Longitudinal clinical and functional outcome in distinct cognitive subgroups of first-episode psychosis: a cluster analysis

Priscilla P Oomen*, Marieke J H Begemann, Bodyl A Brand, Lieuwe de Haan, Wim Veling, Sanne Koops, Jim van Os, Filip Smit, P Roberto Bakker, Nico van Beveren, Nynke Boonstra, Sinan Gülöksüz, Martijn Kikkert, Joran Lokkerbol, Machteld Marcelis, Bram-Sieben Rosema, Franciska de Beer, Shiral S Gangadin, Chris N W Geraets, Erna van 't HagYudith Haveman, Inge van der Heijden, Alban E Voppel, Elske Willemse, Therese van Amelsvoort, Maarten Bak, Albert Batalla, Agaath Been, Marinte van den Bosch, Truus van den Brink, Gunnar Faber, Koen P Grootens, Martin de Jonge, Rikus Knegtering, Jörg Kurkamp, Amrita Mahabir, Gerdina H M Pijnenborg, Tonnie Staring, Natalie Veen, Selene Veerman, Sybren Wiersma, Ellen Graveland, Joelle Hoornaar, Iris E C Sommer

*Corresponding author for this work

Research output: Contribution to journalArticleAcademicpeer-review

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BACKGROUND: Cognitive deficits may be characteristic for only a subgroup of first-episode psychosis (FEP) and the link with clinical and functional outcomes is less profound than previously thought. This study aimed to identify cognitive subgroups in a large sample of FEP using a clustering approach with healthy controls as a reference group, subsequently linking cognitive subgroups to clinical and functional outcomes.

METHODS: 204 FEP patients were included. Hierarchical cluster analysis was performed using baseline brief assessment of cognition in schizophrenia (BACS). Cognitive subgroups were compared to 40 controls and linked to longitudinal clinical and functional outcomes (PANSS, GAF, self-reported WHODAS 2.0) up to 12-month follow-up.

RESULTS: Three distinct cognitive clusters emerged: relative to controls, we found one cluster with preserved cognition (n = 76), one moderately impaired cluster (n = 74) and one severely impaired cluster (n = 54). Patients with severely impaired cognition had more severe clinical symptoms at baseline, 6- and 12-month follow-up as compared to patients with preserved cognition. General functioning (GAF) in the severely impaired cluster was significantly lower than in those with preserved cognition at baseline and showed trend-level effects at 6- and 12-month follow-up. No significant differences in self-reported functional outcome (WHODAS 2.0) were present.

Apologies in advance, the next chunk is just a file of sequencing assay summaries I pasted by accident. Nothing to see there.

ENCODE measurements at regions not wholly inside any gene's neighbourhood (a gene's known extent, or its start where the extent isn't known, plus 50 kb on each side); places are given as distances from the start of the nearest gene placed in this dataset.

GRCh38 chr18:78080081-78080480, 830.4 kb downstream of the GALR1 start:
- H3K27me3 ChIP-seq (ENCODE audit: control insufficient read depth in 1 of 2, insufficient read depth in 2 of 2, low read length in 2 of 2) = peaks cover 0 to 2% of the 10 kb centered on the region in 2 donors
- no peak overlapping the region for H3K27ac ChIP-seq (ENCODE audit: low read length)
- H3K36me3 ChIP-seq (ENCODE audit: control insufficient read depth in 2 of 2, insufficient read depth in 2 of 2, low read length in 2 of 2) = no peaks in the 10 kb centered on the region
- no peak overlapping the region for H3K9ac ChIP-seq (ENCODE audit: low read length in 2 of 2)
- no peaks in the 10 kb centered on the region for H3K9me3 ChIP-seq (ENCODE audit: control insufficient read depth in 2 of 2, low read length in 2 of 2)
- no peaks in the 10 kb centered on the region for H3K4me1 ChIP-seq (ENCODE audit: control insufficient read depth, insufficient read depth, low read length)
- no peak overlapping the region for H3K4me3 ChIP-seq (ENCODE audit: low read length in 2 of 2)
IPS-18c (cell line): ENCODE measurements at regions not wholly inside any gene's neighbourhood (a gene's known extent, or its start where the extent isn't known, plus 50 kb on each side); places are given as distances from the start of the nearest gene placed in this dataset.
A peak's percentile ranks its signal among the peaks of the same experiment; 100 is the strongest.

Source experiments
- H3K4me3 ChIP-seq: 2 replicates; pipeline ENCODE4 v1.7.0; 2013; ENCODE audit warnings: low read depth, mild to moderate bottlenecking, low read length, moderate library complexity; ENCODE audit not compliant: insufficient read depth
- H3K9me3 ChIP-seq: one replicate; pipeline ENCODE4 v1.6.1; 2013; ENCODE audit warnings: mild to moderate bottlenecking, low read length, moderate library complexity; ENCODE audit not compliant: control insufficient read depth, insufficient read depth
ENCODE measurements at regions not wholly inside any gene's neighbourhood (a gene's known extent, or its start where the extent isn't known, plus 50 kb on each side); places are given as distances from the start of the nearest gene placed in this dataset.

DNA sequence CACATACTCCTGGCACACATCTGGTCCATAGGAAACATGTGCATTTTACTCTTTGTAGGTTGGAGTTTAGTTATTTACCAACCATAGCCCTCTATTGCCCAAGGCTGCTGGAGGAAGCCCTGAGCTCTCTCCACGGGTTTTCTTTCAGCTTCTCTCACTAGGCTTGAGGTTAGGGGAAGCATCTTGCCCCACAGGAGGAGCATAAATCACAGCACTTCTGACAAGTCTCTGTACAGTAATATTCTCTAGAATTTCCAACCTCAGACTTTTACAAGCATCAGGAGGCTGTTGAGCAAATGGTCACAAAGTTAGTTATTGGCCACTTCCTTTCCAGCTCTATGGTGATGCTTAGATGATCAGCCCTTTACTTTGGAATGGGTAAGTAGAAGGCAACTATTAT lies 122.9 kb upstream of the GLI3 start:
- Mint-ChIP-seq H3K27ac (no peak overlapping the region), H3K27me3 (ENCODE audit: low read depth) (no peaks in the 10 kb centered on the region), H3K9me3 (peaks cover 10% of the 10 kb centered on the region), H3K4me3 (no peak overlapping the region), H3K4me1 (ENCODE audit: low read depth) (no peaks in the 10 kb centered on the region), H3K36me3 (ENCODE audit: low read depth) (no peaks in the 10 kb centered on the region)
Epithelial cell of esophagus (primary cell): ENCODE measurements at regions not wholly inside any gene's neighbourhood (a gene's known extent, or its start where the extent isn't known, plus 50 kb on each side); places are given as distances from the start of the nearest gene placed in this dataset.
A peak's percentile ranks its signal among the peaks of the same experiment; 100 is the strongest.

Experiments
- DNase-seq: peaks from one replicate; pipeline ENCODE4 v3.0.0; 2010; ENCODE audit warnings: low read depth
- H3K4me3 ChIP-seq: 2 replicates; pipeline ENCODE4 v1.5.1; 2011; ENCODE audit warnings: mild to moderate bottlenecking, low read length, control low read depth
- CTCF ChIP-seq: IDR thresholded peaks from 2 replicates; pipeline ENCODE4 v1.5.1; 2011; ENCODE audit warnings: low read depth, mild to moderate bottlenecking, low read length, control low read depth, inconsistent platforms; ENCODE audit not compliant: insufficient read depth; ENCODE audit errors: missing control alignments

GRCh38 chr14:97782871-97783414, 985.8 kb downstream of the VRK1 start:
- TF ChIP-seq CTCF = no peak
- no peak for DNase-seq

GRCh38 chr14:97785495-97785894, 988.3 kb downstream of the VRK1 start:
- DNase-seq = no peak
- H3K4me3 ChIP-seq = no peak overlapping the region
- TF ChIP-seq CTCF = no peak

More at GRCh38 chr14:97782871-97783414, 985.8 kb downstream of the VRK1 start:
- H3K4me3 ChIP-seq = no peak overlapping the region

CONCLUSIONS: Current results demonstrate the existence of three distinct cognitive subgroups, corresponding with clinical outcome at baseline, 6- and 12-month follow-up. Importantly, the cognitively preserved subgroup was larger than the severely impaired group. Early identification of discrete cognitive profiles can offer valuable information about the clinical outcome but may not be relevant in predicting self-reported functional outcomes.

Original languageEnglish
Pages (from-to)2317-2327
Number of pages11
JournalPsychological medicine
Issue number6
Early online date19 Oct 2021
Publication statusPublished - 19 Apr 2023


  • Clustering
  • FEP
  • cognition
  • functional outcome
  • global functioning
  • psychosis


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